From that point on Genovese drifted steadily to the right, but no matter where he stood ideologically, he never let his political beliefs cloud his scholarly judgment. He scorned the very idea of political criticism and scholarship as advocacy. In his 2001 memoir, Commies: A Journey Through the Old Left, the New Left, and the Leftover Left, Ron Radosh recalls a dramatic moment in 1969. Gene had become a renowned figure in the anti-Vietnam War movement in 1965, while a professor at Rutgers University, when he spoke at a “teach-in” and announced, “Unlike most of my distinguished colleagues … I do not fear or regret the impending victory of the Vietcong. I welcome it.”

Because he was a public employee of the State of New Jersey, people called for his termination. Richard Nixon himself denounced Genovese and the Democratic governor who refused to act (Nixon was stumping for the Republican challenger).

At the ’69 meeting of the American Historical Association, the Radical Caucus, Radosh among them, pushed a resolution calling for a total U.S. withdrawal from Vietnam. The members asked Genovese to lead the initiative. Here is Radosh’s account of what ensued.

So we were shocked when we learned that Gene would lead the forces opposed to our resolution! He pointed out that passing such a resolution would in effect bind historians to advocate a position they may not necessarily believe, and to teach that position even if they strenuously disagreed with it. Should it pass, he argued in a moving and powerful address, it would serve only to further politicize the profession. Nonpolitical historians who rejected the motion would then have no choice but to resign. His closing remarks were meant to provoke, and we greeted them with boos. The New Left supporters of the withdrawal resolution, he said, were “totalitarians,” and he called upon the majority of the members to isolate them and “put them down hard, once and for all.” Conservative members of the AHA cheered, as we radicals stood there speechless.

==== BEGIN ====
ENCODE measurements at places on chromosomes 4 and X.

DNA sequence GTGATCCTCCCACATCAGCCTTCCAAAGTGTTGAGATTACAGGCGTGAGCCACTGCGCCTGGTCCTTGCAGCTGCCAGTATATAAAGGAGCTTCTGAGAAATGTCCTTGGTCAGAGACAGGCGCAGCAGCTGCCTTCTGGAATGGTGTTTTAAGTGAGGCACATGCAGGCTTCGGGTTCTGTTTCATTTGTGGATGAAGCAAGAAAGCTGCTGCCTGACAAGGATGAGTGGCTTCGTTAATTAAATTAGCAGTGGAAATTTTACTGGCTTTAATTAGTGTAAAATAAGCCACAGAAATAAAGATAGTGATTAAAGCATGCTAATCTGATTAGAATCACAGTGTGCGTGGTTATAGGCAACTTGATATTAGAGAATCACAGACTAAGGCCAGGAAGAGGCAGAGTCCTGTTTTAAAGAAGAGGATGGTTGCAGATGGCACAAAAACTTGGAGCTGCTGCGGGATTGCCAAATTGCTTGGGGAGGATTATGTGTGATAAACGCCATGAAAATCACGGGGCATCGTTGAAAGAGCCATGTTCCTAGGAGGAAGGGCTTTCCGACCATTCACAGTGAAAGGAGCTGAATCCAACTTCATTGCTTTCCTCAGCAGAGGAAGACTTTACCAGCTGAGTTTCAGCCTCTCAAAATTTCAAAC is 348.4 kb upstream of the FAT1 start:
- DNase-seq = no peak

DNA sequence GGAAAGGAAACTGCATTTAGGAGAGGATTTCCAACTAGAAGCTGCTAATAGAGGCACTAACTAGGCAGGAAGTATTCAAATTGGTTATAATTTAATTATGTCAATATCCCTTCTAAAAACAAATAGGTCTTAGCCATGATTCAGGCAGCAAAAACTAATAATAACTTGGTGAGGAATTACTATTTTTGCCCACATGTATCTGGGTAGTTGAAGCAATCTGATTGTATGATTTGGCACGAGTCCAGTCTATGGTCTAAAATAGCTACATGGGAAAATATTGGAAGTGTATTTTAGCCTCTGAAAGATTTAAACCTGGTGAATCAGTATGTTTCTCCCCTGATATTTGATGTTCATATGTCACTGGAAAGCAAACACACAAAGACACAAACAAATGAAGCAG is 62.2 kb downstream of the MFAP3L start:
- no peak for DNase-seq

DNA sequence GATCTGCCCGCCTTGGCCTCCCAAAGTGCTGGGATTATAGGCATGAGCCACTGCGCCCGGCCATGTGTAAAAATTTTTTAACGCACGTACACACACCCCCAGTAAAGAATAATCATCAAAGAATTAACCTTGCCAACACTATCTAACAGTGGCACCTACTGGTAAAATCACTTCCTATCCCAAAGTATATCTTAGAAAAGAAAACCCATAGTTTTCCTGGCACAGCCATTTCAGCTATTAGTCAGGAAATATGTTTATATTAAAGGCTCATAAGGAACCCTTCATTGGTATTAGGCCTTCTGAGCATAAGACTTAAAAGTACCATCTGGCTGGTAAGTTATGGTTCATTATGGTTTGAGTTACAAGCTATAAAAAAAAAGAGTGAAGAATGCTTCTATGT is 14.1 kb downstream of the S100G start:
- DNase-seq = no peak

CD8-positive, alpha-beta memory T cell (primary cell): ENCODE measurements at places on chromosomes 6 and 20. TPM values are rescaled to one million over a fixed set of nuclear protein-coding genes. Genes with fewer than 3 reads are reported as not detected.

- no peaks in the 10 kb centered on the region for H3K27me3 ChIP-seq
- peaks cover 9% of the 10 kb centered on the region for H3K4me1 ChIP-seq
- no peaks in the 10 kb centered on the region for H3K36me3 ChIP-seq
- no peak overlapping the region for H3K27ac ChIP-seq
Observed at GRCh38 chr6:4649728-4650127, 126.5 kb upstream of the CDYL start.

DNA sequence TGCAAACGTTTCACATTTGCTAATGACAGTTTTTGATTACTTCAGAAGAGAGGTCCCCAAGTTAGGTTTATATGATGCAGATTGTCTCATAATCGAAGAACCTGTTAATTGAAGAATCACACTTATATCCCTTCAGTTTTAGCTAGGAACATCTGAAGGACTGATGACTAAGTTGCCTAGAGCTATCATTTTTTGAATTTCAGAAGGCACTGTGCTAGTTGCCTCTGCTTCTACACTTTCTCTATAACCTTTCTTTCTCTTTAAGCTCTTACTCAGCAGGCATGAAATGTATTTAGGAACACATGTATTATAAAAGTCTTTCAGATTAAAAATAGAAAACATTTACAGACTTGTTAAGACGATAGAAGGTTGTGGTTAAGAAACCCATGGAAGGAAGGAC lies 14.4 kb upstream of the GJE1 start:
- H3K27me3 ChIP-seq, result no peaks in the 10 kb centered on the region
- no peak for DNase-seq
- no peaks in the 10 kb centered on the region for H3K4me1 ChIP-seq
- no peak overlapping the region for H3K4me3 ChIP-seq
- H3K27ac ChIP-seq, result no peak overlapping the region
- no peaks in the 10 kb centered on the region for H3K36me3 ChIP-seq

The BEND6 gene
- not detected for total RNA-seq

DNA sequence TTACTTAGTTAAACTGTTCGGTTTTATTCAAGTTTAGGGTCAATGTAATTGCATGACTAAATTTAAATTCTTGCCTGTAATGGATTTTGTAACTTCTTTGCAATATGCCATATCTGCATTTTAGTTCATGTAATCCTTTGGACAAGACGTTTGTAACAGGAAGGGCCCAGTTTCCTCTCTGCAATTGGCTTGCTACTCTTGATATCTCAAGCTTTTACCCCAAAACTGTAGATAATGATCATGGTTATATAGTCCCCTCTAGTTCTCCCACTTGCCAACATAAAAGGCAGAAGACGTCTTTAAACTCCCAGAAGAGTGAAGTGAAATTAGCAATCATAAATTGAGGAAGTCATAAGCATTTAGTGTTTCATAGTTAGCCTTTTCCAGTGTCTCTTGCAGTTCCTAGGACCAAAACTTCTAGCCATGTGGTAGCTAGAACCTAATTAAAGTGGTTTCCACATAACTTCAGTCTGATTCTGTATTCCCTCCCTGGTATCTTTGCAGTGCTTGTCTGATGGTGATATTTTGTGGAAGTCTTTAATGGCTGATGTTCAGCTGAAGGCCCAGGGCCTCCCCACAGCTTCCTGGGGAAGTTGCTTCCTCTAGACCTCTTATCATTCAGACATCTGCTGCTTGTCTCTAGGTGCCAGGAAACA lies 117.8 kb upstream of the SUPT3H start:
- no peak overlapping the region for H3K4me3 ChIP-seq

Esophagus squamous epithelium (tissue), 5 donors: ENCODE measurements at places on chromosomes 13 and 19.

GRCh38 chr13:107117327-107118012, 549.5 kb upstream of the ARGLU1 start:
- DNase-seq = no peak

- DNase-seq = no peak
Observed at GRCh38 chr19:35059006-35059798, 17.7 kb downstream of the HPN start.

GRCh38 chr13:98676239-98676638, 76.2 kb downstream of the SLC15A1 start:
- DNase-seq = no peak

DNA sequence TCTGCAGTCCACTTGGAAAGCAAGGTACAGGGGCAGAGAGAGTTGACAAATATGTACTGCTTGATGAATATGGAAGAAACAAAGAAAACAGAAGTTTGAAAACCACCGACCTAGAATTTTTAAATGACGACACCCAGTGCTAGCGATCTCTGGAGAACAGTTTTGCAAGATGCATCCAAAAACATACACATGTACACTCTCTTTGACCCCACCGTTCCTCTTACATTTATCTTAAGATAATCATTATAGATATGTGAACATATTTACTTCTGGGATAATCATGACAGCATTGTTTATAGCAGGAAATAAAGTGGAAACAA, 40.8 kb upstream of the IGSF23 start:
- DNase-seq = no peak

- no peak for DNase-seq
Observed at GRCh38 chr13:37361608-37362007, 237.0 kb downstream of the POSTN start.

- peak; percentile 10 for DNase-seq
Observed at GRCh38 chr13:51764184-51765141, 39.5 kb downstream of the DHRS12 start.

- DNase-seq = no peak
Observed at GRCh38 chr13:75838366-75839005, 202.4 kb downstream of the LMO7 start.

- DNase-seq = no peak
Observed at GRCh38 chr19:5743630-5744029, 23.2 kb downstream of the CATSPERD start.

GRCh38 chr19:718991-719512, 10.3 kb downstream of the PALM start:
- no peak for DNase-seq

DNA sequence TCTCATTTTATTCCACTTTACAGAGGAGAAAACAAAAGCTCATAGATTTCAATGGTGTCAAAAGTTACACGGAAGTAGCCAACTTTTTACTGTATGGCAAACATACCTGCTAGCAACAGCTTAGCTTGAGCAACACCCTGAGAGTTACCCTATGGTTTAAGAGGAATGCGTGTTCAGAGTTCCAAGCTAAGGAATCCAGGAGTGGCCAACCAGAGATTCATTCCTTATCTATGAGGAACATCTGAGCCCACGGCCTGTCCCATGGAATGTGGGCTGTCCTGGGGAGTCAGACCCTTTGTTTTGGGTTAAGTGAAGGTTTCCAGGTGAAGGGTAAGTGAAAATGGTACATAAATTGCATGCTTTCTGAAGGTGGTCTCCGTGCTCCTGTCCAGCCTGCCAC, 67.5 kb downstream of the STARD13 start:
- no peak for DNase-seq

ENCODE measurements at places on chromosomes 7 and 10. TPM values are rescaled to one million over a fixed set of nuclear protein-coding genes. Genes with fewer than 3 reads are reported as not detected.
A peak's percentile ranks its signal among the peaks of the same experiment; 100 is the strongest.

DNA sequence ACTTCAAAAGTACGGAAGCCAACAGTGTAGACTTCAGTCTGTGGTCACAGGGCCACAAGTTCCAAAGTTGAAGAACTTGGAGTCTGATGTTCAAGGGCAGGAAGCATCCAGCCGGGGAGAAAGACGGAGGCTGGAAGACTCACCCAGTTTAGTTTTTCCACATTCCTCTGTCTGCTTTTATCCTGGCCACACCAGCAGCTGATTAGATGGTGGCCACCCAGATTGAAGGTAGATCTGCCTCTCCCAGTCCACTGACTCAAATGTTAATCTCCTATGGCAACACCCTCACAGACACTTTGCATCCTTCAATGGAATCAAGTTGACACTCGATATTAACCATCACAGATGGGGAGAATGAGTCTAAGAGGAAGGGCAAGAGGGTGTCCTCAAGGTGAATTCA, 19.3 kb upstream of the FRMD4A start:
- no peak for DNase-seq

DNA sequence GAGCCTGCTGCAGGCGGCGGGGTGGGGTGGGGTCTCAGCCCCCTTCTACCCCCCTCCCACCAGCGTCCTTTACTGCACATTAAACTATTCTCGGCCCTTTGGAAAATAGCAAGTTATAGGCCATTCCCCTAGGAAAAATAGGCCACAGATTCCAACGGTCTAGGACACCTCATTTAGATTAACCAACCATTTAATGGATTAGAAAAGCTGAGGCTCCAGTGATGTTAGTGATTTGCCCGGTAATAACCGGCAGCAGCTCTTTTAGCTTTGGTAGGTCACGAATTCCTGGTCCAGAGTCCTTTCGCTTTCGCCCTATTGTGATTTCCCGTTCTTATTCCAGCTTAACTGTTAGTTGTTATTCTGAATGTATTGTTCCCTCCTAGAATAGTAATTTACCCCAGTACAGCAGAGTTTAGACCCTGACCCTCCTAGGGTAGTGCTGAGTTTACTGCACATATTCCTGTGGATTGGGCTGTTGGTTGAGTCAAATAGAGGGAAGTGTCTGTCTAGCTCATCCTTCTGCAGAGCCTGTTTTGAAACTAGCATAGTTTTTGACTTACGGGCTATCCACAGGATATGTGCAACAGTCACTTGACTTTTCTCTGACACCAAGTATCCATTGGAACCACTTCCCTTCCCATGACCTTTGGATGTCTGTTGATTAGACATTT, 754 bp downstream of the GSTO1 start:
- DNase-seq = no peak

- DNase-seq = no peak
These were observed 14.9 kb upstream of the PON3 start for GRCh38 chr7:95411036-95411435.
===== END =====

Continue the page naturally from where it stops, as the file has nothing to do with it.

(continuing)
For Genovese, no compromise on scholarly norms and the aims of inquiry, and no fear over standing up to bullies. On social occasions, though, while the sharp opinions lingered, he spoke softly and patiently, each point he offered seeming to bear the weight of deliberation. So, too, with his writing, for he believed that you shouldn’t open your mouth or write a phrase until you had read everything significant on the subject first. No matter how far he traveled from his hard-left beginnings, he never let ideology override learning, judiciousness, principle, and coherence. He preferred an informed and consistent liberal over an intellectually sloppy conservative, for instance, openly admiring Ruth Bader Ginsburg even though she was the justice most distant from his outlook.

Listening to Gene speak, one learned the crucial difference between where one stands and how well one stands for it. If he agreed with you but saw that you needed to do more homework, he gently indicated it with recommendations. If you made a point poorly, he thoughtfully or humorously suggested that you consider this, or recall that, or apply it to that. He was a natural teacher, holding that getting ideas right and good books read was a solemn duty. With his passing, scholarly ideals have lost one of their most potent and exemplary defenders.

Mark Bauerlein is a professor of English at Emory University.